How Much Time Do You Have?
On average, new budgeters save $600 by month two and more than $6,000 the first year! Pretty solid return on investment.
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Matthew Ricci, 29, lives in New York City. He’s a smart guy, a contingency planner by trade, and he was pretty certain he didn’t need a budget.
His financial plan consisted of using 0% credit cards, only carrying “good” student debt, and keeping up with personal finance blogs, which is where he stumbled across a thread that made him question some previous assumptions and sign-up for YNAB.
After an exciting Friday night, getting his first YNAB budget squared away and learning more about budgeting with YNAB, the writing was on the wall: “I was actually in pretty bad financial shape.”
Two years, and two days after that first Friday night with YNAB, Matthew celebrated being completely debt-free. It was a huge $43,000 milestone, but in a lot of ways it was just the beginning:
For a guy who thought he was doing pretty OK with his finances prior to YNAB, Matthew had no idea how much he had been stressing about money until there was nothing more to stress about: “It’s so liberating! Oh, the stress it relieves. And the joy it brings!” He wasn’t expecting the joy. The new lease on life was an added bonus.
At different points over the years, Matthew had tried “everything else” to manage his money. And nothing worked. Not even a little bit. “Honestly, I held off on trying YNAB for so long because it was so manual. Turns out that was the whole point! This post actually summarizes my feelings better than I could. I send it to anyone who says ‘No, I use Mint’ when I recommend YNAB.”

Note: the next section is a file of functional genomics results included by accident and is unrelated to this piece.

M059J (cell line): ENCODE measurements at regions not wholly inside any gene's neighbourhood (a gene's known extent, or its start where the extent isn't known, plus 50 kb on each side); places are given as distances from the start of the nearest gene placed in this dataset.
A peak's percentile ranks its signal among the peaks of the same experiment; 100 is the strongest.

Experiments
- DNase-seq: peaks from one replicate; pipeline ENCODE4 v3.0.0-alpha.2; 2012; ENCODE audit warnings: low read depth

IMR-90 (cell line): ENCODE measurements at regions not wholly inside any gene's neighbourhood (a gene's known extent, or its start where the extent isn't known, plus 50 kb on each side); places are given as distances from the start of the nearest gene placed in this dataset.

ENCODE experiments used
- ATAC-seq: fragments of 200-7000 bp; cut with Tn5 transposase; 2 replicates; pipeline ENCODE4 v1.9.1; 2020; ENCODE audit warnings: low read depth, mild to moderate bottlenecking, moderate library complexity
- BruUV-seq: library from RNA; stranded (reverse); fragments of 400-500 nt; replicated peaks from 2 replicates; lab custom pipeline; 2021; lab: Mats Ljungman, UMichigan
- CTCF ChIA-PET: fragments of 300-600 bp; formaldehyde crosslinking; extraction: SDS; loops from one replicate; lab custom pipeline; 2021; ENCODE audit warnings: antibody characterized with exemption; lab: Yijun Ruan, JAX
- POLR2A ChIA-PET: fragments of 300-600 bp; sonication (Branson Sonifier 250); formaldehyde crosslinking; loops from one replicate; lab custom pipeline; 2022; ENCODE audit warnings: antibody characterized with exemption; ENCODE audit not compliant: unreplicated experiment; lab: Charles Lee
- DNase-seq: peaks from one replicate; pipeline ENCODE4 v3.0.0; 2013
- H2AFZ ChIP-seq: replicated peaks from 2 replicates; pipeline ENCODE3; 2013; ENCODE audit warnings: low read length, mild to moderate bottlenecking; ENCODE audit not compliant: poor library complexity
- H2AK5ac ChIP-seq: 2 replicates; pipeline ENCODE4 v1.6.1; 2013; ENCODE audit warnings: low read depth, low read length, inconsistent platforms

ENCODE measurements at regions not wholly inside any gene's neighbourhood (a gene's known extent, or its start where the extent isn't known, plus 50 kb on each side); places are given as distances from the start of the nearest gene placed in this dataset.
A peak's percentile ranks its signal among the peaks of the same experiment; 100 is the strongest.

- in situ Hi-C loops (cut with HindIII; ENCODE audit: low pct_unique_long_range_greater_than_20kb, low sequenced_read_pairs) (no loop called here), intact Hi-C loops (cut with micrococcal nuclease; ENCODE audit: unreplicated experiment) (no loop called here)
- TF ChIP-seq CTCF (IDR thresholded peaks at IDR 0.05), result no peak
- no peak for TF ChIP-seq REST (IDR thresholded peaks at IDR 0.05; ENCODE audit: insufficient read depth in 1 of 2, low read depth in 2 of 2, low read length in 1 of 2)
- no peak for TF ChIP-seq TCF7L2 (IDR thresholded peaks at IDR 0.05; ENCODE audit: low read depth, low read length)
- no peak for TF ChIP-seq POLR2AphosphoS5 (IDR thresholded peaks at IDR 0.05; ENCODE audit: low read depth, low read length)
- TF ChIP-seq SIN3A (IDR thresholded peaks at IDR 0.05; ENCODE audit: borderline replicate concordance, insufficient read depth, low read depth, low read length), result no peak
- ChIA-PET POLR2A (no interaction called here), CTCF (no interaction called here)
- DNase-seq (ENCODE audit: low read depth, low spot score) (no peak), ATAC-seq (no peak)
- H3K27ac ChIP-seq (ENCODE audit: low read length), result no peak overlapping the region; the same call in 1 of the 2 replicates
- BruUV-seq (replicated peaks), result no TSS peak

Learning to talk about money, priorities, and the future, helped Matthew and his girlfriend work together so much better. Now they communicate better about money (and everything else!), and have the tools they need (both technical and verbal), to spend money, guilt-free, in a way that aligns with both their individual and shared priorities.
Matthew began this journey to get out of debt. But armed with a completely new relationship with money and very aggressive early retirement goals, he’s living life quite differently: “I find that I consume so much less overall. When I do buy things, they are high-quality items that bring me joy.”
His goals are bigger, better defined and much more likely to be accomplished. First up, maxing out his retirement accounts and piling up cash in order to have the option to take bigger risks.
“It sounds a bit extreme, but YNAB truly is life-changing. Now that I am debt-free, I am far better equipped to take on the rest of my life. I’ve been keeping the momentum going, enhancing my exercise, nutrition, continuing education, and career growth. I feel like I’m able to focus so much better in other areas because my head is so clear on money. I was always taught that money isn’t everything in life, but I sort of disagree now. Money impacts everything. It’s not the point of life, and it’s not something that should be sought after all else, but there is a difference between earning money, and keeping (and growing) your money.”
Remember, budgeting is not restrictive. You won’t be spending less, you’ll be spending right. You can do this! Today. Right now. What do you have to lose? Except all that debt and stress. (Ok, so kind of a lot.)
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